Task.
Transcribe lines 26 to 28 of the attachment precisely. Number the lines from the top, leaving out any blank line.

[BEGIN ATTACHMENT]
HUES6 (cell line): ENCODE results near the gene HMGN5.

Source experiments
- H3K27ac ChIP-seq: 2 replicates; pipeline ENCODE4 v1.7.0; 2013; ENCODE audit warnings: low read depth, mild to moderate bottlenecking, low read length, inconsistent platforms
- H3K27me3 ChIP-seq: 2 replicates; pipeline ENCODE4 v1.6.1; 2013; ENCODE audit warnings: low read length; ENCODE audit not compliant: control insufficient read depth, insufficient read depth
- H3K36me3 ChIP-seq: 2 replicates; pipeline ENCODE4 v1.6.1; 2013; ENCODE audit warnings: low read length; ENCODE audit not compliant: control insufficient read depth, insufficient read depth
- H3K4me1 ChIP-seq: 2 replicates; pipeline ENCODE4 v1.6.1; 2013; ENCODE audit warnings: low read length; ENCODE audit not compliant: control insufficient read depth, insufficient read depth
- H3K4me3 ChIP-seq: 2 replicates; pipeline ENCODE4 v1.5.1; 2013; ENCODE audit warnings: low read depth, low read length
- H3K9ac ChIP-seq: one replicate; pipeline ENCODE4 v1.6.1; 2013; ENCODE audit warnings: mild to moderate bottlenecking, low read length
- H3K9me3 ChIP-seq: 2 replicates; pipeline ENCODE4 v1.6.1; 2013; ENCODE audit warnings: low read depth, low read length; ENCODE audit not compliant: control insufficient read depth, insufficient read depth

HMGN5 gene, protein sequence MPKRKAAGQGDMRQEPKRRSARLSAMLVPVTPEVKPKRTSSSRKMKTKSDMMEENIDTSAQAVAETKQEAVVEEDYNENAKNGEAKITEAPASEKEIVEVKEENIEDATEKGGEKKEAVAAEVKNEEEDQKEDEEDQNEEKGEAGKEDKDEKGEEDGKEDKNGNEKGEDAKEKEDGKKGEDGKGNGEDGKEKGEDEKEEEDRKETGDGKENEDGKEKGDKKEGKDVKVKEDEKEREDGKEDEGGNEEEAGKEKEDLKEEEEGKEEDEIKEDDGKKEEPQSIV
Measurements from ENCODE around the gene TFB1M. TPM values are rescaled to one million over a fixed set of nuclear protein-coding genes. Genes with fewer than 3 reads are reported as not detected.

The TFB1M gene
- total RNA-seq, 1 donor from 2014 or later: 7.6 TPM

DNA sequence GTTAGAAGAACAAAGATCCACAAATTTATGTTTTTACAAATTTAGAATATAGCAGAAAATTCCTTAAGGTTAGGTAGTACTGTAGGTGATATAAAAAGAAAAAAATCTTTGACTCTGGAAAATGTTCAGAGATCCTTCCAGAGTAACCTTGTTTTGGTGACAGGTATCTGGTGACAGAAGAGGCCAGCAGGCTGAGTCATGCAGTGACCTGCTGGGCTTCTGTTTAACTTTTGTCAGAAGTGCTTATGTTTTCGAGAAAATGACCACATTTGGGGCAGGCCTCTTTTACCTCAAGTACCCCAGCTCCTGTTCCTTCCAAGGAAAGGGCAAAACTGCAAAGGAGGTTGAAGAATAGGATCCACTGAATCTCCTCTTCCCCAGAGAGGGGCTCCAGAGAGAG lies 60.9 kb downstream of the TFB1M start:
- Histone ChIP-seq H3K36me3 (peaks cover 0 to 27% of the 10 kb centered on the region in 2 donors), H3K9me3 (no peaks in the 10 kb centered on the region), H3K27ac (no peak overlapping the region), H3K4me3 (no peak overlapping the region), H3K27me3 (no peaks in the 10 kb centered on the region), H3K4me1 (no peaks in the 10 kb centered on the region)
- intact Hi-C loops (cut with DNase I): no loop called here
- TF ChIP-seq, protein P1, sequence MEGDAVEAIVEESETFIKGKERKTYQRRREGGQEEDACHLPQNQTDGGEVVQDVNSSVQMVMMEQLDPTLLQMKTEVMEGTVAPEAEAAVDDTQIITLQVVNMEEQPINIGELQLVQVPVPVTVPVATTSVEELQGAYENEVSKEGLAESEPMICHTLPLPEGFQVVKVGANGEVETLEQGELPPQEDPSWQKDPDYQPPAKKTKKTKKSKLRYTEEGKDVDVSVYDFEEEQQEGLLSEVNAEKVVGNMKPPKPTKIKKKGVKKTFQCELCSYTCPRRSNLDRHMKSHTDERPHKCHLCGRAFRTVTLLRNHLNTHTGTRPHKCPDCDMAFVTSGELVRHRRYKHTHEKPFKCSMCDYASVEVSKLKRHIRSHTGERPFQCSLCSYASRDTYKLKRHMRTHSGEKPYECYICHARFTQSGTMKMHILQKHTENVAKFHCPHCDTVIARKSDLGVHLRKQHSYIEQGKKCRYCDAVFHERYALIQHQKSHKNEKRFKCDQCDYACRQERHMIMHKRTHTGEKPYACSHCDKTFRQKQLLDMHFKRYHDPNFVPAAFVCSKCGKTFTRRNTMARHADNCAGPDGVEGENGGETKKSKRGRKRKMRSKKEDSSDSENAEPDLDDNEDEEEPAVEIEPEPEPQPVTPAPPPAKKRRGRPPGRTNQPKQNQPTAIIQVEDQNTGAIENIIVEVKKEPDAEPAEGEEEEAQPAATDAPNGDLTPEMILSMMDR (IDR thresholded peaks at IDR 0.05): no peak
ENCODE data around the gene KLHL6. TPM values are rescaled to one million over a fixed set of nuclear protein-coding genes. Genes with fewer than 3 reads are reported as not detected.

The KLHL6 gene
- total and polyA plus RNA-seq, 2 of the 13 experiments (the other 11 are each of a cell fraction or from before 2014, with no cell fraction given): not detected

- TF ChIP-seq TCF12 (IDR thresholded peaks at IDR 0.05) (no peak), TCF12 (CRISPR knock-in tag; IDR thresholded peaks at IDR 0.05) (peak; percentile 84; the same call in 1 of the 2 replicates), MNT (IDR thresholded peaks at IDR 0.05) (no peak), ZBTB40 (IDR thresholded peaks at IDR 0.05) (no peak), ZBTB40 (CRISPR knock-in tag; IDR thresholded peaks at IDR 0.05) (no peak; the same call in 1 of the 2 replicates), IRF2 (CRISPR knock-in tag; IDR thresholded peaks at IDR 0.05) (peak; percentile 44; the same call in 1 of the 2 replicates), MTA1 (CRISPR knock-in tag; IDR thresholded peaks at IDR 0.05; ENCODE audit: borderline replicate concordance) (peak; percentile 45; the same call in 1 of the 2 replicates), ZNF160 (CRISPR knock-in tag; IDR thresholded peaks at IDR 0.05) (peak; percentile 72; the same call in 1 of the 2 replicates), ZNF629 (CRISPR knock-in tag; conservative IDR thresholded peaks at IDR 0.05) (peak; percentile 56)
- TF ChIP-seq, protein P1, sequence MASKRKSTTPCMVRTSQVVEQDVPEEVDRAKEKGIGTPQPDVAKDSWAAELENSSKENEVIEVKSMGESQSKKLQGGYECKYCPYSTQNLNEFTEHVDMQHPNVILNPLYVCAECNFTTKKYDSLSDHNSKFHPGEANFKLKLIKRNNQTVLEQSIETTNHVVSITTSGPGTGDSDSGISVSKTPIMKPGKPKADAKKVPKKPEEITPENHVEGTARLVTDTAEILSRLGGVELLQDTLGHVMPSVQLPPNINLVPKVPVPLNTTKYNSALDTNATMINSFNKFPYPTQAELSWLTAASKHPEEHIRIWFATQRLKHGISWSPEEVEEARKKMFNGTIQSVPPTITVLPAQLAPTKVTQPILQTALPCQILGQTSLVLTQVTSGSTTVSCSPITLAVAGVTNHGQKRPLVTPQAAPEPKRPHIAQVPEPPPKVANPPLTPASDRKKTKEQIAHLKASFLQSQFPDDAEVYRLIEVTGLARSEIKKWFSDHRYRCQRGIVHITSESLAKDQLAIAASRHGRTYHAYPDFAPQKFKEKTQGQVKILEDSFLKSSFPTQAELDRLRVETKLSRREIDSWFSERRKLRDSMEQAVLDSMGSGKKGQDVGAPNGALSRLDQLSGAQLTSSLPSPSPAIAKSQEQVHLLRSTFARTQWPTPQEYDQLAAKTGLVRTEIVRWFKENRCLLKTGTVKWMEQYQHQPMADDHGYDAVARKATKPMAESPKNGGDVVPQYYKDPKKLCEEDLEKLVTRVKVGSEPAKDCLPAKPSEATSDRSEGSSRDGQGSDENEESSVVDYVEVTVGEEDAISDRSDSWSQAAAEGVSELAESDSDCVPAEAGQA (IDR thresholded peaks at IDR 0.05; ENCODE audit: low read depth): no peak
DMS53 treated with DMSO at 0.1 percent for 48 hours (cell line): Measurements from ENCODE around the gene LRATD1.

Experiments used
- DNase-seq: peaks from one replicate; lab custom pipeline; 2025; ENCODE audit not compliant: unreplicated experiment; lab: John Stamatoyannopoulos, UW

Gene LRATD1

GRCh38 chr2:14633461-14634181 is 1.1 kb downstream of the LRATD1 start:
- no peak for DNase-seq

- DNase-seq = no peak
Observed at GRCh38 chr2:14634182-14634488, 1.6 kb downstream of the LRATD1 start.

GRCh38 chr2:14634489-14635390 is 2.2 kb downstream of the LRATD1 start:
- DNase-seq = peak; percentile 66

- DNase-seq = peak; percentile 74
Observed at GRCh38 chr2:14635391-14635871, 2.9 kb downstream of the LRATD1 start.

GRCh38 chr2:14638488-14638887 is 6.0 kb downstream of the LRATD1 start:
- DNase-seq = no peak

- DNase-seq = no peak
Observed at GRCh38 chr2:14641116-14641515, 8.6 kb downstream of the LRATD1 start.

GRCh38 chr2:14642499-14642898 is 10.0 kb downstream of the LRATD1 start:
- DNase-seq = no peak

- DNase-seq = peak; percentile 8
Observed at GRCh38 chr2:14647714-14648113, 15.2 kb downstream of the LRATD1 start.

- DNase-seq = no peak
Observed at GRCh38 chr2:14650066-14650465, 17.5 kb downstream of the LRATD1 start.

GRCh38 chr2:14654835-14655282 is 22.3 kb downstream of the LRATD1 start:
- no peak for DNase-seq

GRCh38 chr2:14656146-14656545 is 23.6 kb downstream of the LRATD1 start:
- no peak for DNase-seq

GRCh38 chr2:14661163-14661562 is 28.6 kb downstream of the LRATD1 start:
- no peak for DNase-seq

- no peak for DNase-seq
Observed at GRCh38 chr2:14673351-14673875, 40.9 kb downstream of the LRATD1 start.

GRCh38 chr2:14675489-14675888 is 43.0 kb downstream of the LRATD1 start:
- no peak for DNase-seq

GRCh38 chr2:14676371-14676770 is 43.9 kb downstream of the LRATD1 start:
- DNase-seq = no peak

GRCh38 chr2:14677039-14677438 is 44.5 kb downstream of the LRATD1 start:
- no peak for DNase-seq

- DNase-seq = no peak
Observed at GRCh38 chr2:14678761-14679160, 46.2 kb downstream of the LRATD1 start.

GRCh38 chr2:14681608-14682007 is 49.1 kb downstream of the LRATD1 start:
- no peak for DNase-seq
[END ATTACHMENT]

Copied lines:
Gene LRATD1

GRCh38 chr2:14633461-14634181 is 1.1 kb downstream of the LRATD1 start:
- no peak for DNase-seq